After contracting for two consecutive months, the manufacturing sector expanded 0.4% in April. Coming off of four consecutive monthly declines, the durable goods manufacturing aggregate (+0.6%) contributed the most to growth, with transportation equipment manufacturing (+1.9%) driving the gain. Despite ongoing retooling activities, the motor vehicle and parts industry increased production in the month.

Non-durable goods manufacturing rose 0.2% in April following two consecutive monthly declines. Chemical manufacturing (+2.6%) contributed the most to growth, driven by a gain in pharmaceutical and medicine manufacturing which rebounded from a decline in the previous month. Petroleum and coal product manufacturing (-3.6%) tempered growth in the non-durable goods manufacturing aggregate, with petroleum refineries declining 4.9% in April. A larger-than-normal number of facilities undertook spring turnaround and maintenance in the month. This was the largest contraction for the subsector since April 2021.

Finance and insurance increases for the second time in three months

Finance and insurance increased 0.4% in April 2024, following a 0.3% decline in March. Financial investment services, funds and other financial vehicles increased 1.5% in April, reflecting volatility in financial markets that occurred in the month. Ongoing geopolitical tensions as well as uncertainty regarding interest rate announcements led to higher-than-normal activity in North American markets in April.

Arts, entertainment and recreation continue to grow, buoyed by spectator sports

The arts, entertainment and recreation sector (+0.9%) rose for the second consecutive month in April. Contributing the most to the growth in April was an increase in spectator sports as four Canadian hockey teams qualified for the National Hockey League playoffs that started in the second half of the month.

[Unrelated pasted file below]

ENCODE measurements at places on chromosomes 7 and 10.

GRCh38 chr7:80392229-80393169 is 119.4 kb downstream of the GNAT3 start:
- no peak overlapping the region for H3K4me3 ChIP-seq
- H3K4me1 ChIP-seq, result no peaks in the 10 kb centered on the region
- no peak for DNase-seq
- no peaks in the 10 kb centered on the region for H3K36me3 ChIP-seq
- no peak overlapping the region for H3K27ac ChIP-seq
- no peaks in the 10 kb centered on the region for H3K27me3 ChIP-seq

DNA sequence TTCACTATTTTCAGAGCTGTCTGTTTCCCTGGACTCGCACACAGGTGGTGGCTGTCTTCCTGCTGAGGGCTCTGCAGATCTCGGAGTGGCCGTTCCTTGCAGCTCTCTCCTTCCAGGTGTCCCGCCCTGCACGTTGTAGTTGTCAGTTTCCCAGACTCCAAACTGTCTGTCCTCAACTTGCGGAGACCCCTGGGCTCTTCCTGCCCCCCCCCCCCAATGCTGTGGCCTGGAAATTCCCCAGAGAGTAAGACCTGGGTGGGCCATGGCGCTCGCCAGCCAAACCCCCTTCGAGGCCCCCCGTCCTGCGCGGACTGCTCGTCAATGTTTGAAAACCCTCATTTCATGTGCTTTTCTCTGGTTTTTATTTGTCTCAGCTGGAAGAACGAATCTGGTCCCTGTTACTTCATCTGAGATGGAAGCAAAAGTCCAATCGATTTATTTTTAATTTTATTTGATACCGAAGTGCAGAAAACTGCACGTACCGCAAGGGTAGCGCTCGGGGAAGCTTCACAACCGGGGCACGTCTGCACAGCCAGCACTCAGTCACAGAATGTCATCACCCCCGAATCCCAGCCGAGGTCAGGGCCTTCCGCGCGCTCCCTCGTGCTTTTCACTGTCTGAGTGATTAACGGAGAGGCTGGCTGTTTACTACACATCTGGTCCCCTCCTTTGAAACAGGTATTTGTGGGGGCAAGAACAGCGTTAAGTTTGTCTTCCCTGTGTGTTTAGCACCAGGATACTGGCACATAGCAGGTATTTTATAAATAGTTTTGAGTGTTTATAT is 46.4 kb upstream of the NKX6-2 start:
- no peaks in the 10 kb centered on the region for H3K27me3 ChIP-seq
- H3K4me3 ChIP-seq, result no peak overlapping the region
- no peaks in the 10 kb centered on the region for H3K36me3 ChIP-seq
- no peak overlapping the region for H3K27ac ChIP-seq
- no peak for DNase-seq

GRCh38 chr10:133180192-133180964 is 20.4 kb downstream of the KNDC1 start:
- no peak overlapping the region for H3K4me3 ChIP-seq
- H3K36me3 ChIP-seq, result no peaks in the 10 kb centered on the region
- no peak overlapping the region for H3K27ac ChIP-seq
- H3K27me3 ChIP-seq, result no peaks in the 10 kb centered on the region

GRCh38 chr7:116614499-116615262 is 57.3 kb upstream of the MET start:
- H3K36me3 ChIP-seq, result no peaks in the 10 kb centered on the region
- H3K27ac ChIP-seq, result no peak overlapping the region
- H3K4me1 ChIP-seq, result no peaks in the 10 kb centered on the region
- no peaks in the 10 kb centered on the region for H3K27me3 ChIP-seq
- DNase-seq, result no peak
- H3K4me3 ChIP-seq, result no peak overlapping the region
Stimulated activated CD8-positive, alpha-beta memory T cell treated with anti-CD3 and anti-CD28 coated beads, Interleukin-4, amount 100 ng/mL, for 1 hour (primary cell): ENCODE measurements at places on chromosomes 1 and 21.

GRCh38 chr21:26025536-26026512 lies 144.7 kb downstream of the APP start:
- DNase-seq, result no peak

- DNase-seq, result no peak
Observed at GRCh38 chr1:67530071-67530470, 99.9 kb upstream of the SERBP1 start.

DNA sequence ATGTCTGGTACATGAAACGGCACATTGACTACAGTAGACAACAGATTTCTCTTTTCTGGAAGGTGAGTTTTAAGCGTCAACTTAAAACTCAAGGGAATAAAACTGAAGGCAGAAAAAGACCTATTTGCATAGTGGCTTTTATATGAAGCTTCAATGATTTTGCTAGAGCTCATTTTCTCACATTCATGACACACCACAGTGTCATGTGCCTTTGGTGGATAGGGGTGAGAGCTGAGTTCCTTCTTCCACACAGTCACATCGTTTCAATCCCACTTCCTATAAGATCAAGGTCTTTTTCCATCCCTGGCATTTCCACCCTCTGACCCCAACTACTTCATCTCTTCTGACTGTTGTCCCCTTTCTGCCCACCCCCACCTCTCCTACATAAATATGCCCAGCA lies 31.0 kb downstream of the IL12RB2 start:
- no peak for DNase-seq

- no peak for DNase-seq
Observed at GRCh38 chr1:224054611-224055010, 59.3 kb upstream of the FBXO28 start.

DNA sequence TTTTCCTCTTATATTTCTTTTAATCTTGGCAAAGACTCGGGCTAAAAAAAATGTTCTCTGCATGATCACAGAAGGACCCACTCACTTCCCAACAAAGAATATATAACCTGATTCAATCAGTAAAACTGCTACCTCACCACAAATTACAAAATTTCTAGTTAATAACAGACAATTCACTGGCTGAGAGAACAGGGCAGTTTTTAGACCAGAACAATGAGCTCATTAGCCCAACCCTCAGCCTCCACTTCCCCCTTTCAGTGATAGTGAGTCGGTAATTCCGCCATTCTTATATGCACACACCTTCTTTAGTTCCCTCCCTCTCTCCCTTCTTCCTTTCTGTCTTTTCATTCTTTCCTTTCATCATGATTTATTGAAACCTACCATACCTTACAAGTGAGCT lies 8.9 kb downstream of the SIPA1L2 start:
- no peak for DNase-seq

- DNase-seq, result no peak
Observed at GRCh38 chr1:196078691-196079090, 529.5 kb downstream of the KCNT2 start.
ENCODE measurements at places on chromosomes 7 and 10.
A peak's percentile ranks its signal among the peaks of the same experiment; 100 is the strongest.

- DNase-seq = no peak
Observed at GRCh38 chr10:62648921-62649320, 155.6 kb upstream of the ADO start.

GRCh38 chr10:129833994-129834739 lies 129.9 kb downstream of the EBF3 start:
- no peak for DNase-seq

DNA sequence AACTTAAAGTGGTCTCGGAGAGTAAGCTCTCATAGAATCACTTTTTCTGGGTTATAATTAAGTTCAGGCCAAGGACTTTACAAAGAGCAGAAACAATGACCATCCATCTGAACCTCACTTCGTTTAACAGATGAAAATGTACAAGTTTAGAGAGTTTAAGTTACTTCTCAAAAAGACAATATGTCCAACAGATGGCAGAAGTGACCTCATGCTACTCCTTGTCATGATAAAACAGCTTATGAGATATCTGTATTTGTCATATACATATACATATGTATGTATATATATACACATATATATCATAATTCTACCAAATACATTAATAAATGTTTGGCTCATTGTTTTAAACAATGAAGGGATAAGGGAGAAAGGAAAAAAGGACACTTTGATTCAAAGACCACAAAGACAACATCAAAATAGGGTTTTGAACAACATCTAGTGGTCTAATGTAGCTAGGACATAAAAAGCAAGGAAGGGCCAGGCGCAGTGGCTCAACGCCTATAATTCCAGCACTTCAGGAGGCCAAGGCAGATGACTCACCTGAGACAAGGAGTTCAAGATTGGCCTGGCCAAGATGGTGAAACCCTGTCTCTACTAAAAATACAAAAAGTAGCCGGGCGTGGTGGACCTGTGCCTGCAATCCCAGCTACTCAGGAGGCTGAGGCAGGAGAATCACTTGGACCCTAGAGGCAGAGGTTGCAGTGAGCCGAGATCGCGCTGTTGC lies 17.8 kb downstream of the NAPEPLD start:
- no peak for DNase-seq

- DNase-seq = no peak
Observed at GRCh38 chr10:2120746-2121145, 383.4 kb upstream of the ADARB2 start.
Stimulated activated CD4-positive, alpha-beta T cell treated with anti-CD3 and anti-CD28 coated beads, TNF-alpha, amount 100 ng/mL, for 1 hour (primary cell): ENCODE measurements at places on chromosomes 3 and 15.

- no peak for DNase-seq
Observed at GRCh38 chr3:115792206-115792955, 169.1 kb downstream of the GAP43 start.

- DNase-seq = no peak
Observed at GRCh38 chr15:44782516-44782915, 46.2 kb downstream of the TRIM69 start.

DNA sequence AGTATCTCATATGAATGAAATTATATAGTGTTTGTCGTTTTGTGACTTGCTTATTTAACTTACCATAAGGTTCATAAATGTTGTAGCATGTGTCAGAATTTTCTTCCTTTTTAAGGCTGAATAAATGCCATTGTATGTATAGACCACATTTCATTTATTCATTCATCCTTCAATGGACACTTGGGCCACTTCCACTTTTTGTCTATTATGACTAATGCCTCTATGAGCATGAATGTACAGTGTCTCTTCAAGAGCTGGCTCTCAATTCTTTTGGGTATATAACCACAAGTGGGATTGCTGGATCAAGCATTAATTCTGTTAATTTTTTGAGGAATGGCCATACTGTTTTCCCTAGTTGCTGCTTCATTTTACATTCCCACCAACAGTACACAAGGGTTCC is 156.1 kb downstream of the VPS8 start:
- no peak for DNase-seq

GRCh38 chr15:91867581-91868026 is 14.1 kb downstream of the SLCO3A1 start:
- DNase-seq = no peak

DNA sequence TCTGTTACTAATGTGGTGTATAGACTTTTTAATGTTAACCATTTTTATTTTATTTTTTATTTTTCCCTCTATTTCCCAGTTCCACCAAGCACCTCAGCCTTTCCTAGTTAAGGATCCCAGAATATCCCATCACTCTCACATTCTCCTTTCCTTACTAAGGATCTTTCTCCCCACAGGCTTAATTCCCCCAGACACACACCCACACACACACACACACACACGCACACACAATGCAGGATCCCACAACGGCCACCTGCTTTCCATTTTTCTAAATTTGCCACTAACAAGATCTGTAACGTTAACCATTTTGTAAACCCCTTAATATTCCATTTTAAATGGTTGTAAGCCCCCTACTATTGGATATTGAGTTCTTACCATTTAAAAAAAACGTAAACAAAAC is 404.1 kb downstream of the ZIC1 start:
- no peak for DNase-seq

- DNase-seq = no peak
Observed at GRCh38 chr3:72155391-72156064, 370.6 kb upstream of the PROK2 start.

The accommodation and food services sector (+1.2%) also expanded in April, as both the accommodation services subsector (+2.1%) and the food services and drinking places subsector (+0.9%) rose.

Construction down in April as residential building construction contracts

The construction sector was down 0.4% in April, after recording in March its largest growth rate since October 2022. Residential building construction was the main source of the decline in the sector, contracting 2.3% in April 2024, which was its largest decline since May 2023. The decline in April 2024 reflected decreased activity in the construction of new single and multi-unit family homes and in home alterations and improvement. The subsector's activity level in April was close to 24% below its peak observed in April 2021.

Chart 4  Chart 4: Main industrial sectors' contribution to the percent change in gross domestic product in April
Main industrial sectors' contribution to the percent change in gross domestic product in April

Advance estimate for real gross domestic product by industry for May 2024

Advance information indicates that real GDP rose 0.1% in May. Increases in manufacturing, real estate and rental and leasing and finance and insurance were partially offset by decreases in retail trade and wholesale trade. Owing to its preliminary nature, this estimate will be updated on July 31, 2024, with the release of the official GDP by industry data for May.